Bevan Boys

Discussion in 'Military History and Militaria' started by geezer466, Nov 12, 2007.

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  1. Interesting item on now on the One Show BBC1.

    It is by a pure quirk of where their names appeared on the electoral Register as to whether they were conscripted into the forces or sent down the mines.

    Clearly although they were not in the front line they were part of the overall war effort. These boys were not rewarded with medals and some of them did lose their lives.

    Perhaps the saddest part of the story now as many are in old age they could do with charitable assistance but the Royal British Legion's rules mean they do not qualify..........
  2. I had no idea that this was the case. Is this right? Whilst not in the line of fire this was a dangerous and demanding job. Surely some meaningful recognition from the RBL (i.e. support) could be forthcoming?
  3. oldbaldy

    oldbaldy LE Moderator Good Egg (charities)
    1. Battlefield Tours

    I believe this has been brought up at RBL conference but thrown out. They have only been allowed at the Cenotaph since 1998.
  4. I am 99% certain these incredibly courageous men were:

  5. oldbaldy

    oldbaldy LE Moderator Good Egg (charities)
    1. Battlefield Tours

    Of course :D

    Famous ones include:
    Brian Rix
    Jimmy Saville
  6. Shame on the RBL if this is the case - particularly when they seem to indulge scum like the Legion of Frontiersmen in their midst. Do they not realise that RBL numbers will inevitably dwindle and that they should seek to be more inclusive? The Bevin Boys performed a valuable service for this country and deserve recognition. I was delighted to see them at the Cenotaph and feel that tangible support from organisations such as the RBL is owed.

    How many members will the RBL have in 50 years time to rattle poppy tins if it is such an exclusive club?

    Edited to unmix my Ernests from my Aneurins. :oops:
  7. Did they have any choice between the armed services and the mines or did they just receive papers ? I don't know.
  8. Since when did the Legion of Frontiersmen qualify for RBL membership? Whether or not the Bevin Boys are allowed membership of the RBL it's not going to have any impact on future membership as they were in fact "demobbed" in 1948. The RBL has enough on it's plate supporting ex servicemen and the duty of care for Bevin Boys lies with the government. Having worked down the mines myself prior to enlisting I am well aware of the conditions these blokes worked under but perhaps the trades Unions should do more for them . The problem with putting the onus on the RBL is that then we need to include the Womens Land Army ,who were also conscripted, ot the millions of women who were "directed" into induastry, my own mother was directed into work at the local ROF factory where she contracted dermatitis in her hands and never received any compensation So, while I understand the sentiments I fail to see how it is thye RBLs responsibility and if it were where would the necessary funds be diverted from, the pot is not bottomless and with today's military commitments the RBL will be stretched to breaking to meet it's present commitments.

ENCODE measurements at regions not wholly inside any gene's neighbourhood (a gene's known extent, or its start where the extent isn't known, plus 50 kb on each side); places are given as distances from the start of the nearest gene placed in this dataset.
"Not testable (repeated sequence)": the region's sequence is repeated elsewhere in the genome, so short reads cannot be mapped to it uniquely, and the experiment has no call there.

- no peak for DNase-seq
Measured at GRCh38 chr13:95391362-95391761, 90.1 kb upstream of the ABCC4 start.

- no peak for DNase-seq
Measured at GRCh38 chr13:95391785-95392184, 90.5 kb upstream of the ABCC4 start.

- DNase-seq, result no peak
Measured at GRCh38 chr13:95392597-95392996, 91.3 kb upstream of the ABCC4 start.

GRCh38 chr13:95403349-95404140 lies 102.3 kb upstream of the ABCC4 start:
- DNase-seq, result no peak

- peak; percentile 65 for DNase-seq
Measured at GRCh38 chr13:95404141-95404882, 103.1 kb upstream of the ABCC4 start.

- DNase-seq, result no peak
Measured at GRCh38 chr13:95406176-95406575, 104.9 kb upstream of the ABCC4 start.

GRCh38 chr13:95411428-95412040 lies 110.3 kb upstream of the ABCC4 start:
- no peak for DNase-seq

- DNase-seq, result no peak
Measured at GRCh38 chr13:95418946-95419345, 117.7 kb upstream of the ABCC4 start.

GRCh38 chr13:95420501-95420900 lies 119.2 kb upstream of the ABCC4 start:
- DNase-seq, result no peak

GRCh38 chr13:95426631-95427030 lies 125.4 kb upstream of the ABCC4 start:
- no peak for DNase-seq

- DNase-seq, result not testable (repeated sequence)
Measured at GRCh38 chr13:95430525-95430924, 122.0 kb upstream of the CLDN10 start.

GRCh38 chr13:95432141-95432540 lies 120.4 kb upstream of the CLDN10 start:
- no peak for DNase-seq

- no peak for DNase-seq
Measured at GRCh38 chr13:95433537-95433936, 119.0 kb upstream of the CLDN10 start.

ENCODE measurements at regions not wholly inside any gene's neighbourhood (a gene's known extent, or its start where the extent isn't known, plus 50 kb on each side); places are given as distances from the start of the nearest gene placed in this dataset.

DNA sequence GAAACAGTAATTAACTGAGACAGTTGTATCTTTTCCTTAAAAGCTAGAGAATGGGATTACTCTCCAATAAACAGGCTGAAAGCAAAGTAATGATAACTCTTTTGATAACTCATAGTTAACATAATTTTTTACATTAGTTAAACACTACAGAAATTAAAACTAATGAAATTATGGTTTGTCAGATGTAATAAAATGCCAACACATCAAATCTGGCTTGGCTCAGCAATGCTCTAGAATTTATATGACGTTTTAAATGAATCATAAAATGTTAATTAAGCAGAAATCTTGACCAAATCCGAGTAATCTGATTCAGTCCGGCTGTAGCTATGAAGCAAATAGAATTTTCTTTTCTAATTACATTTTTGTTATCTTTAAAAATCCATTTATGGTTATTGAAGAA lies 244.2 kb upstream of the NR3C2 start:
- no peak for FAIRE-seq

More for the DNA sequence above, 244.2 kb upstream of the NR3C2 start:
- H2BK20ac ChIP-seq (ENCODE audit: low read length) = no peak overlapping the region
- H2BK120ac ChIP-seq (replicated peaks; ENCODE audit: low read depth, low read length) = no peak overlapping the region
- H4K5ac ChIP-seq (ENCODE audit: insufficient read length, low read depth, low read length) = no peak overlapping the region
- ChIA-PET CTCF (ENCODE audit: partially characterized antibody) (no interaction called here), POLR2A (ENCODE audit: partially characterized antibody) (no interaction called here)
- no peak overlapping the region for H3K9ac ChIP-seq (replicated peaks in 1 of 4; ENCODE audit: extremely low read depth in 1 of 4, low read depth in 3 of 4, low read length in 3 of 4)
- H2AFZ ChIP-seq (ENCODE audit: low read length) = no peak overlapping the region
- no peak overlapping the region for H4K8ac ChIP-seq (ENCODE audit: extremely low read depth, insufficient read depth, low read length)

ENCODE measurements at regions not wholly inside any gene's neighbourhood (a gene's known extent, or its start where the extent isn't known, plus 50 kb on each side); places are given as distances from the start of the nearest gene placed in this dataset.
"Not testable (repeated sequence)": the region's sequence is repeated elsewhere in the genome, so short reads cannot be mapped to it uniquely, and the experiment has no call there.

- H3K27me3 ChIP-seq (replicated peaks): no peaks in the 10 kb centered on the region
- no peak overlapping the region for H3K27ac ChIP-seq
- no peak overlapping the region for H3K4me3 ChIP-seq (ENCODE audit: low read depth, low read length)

9. Just papers butty - just papers. Can you imagine?

    PS. I'm not trying to be a 'smart-arse' but I worked down the pit (Rose Heyworth Colliery in Abertillery) and, as luck would have it, I 'escaped' to serve for 35 years 5 months in the Army.

    Nothing, and I mean nothing, in the Army is/was as frightening as working underground. I am, despite my family background, so glad that the dreadful, but honourable, manner of earning a living underground has gone and I pray gone for ever.
  10. oldbaldy

    oldbaldy LE Moderator Good Egg (charities)
    1. Battlefield Tours

    It was a lottery. How the lottery worked I don't know.

    Although Brian Rix wrote:
  11. They had no choice,they were told "You're going to be a Miner",end of story!
  12. Geezer, are you able technically to change the title of your serious and important thread to: 'Bevin Boys'?

    Being Welsh and a former miner, I find the spelling 'Bevan' distressing.
  13. My grandad volunteered for the Army in 1915 to get out of the pit -- Pont y Gwaith in the Rhonnda -- that's how good it was down the mines...
  14. Good job they are allowed to the Cenotaph now.

    As has been mentioned on the "medals, how many have you got" type threads.

    Many have no choice over where they serve, that they serve with pride and graft is not debated however many medals they wear. Given the options I would definitly have opted for the front rather than the face.

    Underground?? Long hours, bad conditions and just as much risk of being hurt or killed.

    Makes me remember the Home Guard Auxilleries, aka MI R. They were men of the country, who were recruited in to a ready made resistance movement for the country. Some were poachers and game keepers and farmers.

    Their role, was to allow the Germans to advance past them, before reporting to their hides. Break out the weapons and start smashing up the boshe from behind. Not to mention such orders as to shoot the local Post Master, Police chiefs and mayors etc. (not known to the pot targets perhaps!!!!) to avoid their aiding of the Germans.

    The big kick in the t1ts for these guys was that they were fit men, with no real reason to not be in the forces. Many were vilified by their peers who saw them as war dodgers. They still did their duty though, unsung and unknown for some 50 years.